Section 266 of the Revenue Act provided in part:
"* * * Notice of the fact of filing the petition and the date on which the petitioner intends to make application for an order on the petition that a deed issue if the real estate is not redeemed from the sale shall be given to occupants, owners and persons interested in the real estate in the same manner as provided in Section 263, * * * The purchaser or his assignee may, if he desires, insert in the notice or notices required by Section 263 the fact of filing the petition for a tax deed and the date on which he intends to apply in the circuit court * * *, in which case the notice provided by this Section shall not be required." Ill. Rev. Stat. 1967, ch. 120, par. 747.
First Lien Co. adopted the latter procedure.
First Lien Co. contends that the circuit court erred in holding that "Frank Petrauskas and Anna Petrauskas are interested parties in the real estate and entitled to notice in accordance with the provisions of Sections 263 and 266 of the Illinois Revenue Act." The appellate court took the position that this contention had not been made at trial and was therefore not available on appeal, saying: "It is evident that respondents would be prejudiced if First Lien Co. were not required to adhere to the theory on which the case was heard in the trial court. [Citation.] For example, had the contention now made in this court been made in the trial court and fully litigated, respondents may have been able to show that Frank Petrauskas and Anna Petrauskas were more than agents of their son Charles Petrauskas, the beneficiary of the trust that held legal title to the land." 4 Ill. App.3d 517, at 521.
The difficulty with this position is that in the trial court First Lien Co. squarely put in issue the right of Frank and Anna Petrauskas to receive notice, asserting with respect to them:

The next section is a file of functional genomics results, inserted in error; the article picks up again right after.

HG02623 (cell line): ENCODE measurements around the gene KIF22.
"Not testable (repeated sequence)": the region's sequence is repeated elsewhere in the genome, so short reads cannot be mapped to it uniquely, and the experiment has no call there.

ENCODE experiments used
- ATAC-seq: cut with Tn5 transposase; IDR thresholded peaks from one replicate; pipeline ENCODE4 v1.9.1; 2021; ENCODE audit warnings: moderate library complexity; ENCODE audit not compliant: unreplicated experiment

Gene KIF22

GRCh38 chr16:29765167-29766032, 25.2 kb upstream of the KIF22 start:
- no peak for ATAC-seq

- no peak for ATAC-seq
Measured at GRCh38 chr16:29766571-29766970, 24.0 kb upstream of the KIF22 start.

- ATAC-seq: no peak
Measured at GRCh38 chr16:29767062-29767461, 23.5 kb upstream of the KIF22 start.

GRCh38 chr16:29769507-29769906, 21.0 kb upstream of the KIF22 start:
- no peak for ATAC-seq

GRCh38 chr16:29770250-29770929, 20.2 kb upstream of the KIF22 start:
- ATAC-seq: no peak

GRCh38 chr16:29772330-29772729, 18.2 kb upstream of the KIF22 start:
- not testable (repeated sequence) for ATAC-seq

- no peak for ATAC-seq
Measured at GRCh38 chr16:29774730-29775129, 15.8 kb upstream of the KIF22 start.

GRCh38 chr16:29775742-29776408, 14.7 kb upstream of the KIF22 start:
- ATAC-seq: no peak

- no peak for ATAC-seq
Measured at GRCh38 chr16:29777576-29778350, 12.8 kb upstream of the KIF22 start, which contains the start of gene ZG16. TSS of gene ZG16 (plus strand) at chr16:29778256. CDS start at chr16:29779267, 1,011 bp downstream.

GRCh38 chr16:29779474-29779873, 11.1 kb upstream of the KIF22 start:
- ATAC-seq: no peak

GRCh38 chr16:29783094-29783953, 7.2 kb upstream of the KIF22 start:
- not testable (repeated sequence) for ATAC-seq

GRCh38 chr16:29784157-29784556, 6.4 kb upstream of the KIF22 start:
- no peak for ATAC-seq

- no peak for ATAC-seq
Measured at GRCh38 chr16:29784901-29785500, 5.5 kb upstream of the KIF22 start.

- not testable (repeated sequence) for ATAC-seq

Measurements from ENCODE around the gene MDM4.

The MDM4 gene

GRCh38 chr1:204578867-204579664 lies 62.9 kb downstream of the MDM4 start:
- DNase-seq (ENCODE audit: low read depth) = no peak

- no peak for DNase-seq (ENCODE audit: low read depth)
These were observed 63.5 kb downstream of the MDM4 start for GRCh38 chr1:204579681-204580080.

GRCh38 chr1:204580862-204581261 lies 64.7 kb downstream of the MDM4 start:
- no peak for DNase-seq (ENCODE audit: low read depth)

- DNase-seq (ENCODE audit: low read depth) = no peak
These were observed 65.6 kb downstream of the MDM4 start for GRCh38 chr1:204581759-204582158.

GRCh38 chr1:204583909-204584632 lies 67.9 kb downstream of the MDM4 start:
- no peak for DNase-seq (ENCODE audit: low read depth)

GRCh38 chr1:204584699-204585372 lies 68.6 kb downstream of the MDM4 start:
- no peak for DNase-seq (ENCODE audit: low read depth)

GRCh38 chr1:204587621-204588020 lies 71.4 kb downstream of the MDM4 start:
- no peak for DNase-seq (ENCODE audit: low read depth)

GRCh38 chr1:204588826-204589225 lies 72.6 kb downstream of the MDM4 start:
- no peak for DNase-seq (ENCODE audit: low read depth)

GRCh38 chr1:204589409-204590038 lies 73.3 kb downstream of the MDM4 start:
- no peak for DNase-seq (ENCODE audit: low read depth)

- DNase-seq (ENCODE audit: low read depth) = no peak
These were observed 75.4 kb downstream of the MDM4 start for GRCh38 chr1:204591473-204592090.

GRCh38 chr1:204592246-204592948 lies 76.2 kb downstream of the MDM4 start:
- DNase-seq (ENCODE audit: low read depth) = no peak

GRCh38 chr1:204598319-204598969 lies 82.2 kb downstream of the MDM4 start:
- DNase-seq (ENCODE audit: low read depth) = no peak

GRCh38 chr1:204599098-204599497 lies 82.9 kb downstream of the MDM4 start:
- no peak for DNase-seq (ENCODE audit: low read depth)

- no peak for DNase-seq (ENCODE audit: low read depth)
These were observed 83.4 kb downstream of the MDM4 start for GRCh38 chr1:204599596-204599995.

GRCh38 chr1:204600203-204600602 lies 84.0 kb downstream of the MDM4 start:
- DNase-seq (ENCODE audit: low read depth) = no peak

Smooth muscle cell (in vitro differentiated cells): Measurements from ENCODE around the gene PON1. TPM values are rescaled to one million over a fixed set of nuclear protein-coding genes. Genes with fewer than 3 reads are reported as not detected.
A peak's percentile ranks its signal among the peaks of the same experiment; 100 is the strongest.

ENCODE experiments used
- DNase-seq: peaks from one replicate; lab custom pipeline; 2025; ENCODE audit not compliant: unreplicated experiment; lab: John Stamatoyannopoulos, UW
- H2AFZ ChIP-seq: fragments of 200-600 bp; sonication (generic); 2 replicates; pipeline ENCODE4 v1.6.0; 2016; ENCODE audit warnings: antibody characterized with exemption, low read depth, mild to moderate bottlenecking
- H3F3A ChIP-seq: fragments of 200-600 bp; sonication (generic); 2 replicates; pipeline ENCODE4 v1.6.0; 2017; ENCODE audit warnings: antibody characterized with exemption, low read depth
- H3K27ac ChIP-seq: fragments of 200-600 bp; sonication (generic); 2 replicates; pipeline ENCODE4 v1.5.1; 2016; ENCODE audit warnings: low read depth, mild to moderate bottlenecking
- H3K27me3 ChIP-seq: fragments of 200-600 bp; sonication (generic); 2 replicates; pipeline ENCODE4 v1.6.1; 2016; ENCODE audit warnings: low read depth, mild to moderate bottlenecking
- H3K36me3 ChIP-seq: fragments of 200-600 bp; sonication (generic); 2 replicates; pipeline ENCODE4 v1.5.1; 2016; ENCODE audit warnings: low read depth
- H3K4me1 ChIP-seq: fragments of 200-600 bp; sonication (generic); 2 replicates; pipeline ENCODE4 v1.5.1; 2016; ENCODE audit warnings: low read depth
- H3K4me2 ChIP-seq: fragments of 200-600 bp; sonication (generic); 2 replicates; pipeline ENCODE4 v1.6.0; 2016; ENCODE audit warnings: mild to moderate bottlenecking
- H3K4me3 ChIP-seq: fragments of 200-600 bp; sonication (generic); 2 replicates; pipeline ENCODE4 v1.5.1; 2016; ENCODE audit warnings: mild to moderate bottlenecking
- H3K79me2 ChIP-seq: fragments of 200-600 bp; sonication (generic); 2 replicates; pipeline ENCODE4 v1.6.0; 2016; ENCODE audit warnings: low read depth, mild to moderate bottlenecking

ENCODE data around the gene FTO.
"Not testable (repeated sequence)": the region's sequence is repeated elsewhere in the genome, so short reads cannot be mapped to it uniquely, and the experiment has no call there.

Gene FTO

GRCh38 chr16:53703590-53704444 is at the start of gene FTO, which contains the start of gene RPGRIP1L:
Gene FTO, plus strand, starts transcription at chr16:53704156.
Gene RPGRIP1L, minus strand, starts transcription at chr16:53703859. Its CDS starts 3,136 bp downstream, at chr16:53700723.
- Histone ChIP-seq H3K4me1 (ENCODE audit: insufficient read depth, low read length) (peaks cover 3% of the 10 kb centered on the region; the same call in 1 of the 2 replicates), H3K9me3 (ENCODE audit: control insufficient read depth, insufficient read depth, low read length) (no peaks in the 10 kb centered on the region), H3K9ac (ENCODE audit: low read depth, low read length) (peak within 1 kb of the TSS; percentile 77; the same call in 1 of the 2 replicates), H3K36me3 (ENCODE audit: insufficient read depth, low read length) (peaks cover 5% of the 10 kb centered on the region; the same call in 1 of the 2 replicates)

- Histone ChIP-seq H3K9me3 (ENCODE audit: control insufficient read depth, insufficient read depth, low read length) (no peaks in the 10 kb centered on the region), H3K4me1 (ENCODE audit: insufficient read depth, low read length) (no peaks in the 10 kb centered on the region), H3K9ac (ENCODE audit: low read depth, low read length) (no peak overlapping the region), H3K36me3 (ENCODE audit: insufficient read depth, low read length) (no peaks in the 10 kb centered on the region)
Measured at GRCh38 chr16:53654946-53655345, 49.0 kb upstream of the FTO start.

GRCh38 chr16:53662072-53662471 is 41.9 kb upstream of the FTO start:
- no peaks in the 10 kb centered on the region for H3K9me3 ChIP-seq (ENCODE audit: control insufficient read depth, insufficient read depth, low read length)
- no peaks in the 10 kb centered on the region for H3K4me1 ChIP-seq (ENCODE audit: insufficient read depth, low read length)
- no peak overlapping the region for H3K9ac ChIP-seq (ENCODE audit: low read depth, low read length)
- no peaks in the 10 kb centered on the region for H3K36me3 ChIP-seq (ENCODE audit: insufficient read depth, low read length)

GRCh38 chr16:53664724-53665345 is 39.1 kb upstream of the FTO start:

"(a) They are not owners.
(b) They assigned their interest in the land trust No. 1662 to Charles Petrauskas on January 2, 1968 (Exh. 2).
(c) They were not occupants.
(d) They had no interest of record.
It is unnecessary to serve notice of the expiration of the period of redemption from a tax sale upon beneficiaries of a trust. (Remer v. Interstate Bond Co., 21 Ill.2d 501, Ill. Rev. Stat., ch. 120, sec. 263 and 266.)"
At the trial Frank Petrauskas testified. There is no reason to believe that he or his wife had any interest in or connection with the property that was not mentioned in his testimony. No other interest has been suggested in brief or argument. We conclude, therefore, that the contention of First Lien Co. is properly before the court.
In our opinion the contention must be sustained. Sections 263 and 266 are related in subject and purpose, a relationship explicitly recognized in section 266. Reading the two sections together, it is clear that the occupants or persons in actual possession, the person in whose name the property was last assessed for general taxes, the owners and trustees or mortgagees of record are entitled to notice. (Cf. Smyth v. Neff (1888), 123 Ill. 310, 316-20; Glos v. Evanston, etc. Building and Loan Ass'n (1900), 186 Ill. 586, 590-91.) The Petrauskases do not fall within any of these categories. Cf. Remer v. Interstate Bond Co. (1961), 21 Ill.2d 504, 513; In re Estate of English (1962), 24 Ill.2d 357, 358-59; In re Application of County Treasurer (Winnetka Investment Co. v. Fried) (1st Dist. 1969), 113 Ill. App.2d 50; Lois, Inc. v. Halvorsen (1st Dist. 1971), 5 Ill. App.3d 149.
The trustee and the Petrauskases attempt to sustain the trial court's order on three other grounds. They first contend that certain occupants were not served as required by the constitution and the statute. The circuit court's finding on this point is ambiguous: